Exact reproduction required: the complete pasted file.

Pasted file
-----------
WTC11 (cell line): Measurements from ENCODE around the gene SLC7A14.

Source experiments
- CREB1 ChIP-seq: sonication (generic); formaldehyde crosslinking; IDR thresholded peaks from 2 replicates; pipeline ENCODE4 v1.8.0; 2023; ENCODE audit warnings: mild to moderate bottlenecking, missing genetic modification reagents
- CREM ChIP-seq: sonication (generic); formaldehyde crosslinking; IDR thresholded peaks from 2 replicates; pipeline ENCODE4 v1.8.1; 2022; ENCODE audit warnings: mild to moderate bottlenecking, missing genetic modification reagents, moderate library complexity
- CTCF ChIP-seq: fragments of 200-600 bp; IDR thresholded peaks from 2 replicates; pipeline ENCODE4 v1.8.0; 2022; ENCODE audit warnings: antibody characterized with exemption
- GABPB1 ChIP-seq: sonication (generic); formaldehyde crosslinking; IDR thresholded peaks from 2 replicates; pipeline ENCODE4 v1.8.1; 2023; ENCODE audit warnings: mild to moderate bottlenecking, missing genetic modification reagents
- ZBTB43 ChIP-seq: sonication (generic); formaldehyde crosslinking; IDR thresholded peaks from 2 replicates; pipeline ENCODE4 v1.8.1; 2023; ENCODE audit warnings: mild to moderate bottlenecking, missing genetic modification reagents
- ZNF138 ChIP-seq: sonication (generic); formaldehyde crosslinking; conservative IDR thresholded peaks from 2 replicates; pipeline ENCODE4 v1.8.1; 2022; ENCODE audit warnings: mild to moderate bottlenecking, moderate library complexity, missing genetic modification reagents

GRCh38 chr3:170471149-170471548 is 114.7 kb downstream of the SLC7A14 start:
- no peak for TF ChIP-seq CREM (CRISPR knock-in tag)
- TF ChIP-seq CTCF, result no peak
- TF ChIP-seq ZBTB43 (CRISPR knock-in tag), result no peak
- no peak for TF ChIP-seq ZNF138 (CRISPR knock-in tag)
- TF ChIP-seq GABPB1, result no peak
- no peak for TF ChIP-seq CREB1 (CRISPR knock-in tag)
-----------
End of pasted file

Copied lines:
WTC11 (cell line): Measurements from ENCODE around the gene SLC7A14.

Source experiments
- CREB1 ChIP-seq: sonication (generic); formaldehyde crosslinking; IDR thresholded peaks from 2 replicates; pipeline ENCODE4 v1.8.0; 2023; ENCODE audit warnings: mild to moderate bottlenecking, missing genetic modification reagents
- CREM ChIP-seq: sonication (generic); formaldehyde crosslinking; IDR thresholded peaks from 2 replicates; pipeline ENCODE4 v1.8.1; 2022; ENCODE audit warnings: mild to moderate bottlenecking, missing genetic modification reagents, moderate library complexity
- CTCF ChIP-seq: fragments of 200-600 bp; IDR thresholded peaks from 2 replicates; pipeline ENCODE4 v1.8.0; 2022; ENCODE audit warnings: antibody characterized with exemption
- GABPB1 ChIP-seq: sonication (generic); formaldehyde crosslinking; IDR thresholded peaks from 2 replicates; pipeline ENCODE4 v1.8.1; 2023; ENCODE audit warnings: mild to moderate bottlenecking, missing genetic modification reagents
- ZBTB43 ChIP-seq: sonication (generic); formaldehyde crosslinking; IDR thresholded peaks from 2 replicates; pipeline ENCODE4 v1.8.1; 2023; ENCODE audit warnings: mild to moderate bottlenecking, missing genetic modification reagents
- ZNF138 ChIP-seq: sonication (generic); formaldehyde crosslinking; conservative IDR thresholded peaks from 2 replicates; pipeline ENCODE4 v1.8.1; 2022; ENCODE audit warnings: mild to moderate bottlenecking, moderate library complexity, missing genetic modification reagents

GRCh38 chr3:170471149-170471548 is 114.7 kb downstream of the SLC7A14 start:
- no peak for TF ChIP-seq CREM (CRISPR knock-in tag)
- TF ChIP-seq CTCF, result no peak
- TF ChIP-seq ZBTB43 (CRISPR knock-in tag), result no peak
- no peak for TF ChIP-seq ZNF138 (CRISPR knock-in tag)
- TF ChIP-seq GABPB1, result no peak
- no peak for TF ChIP-seq CREB1 (CRISPR knock-in tag)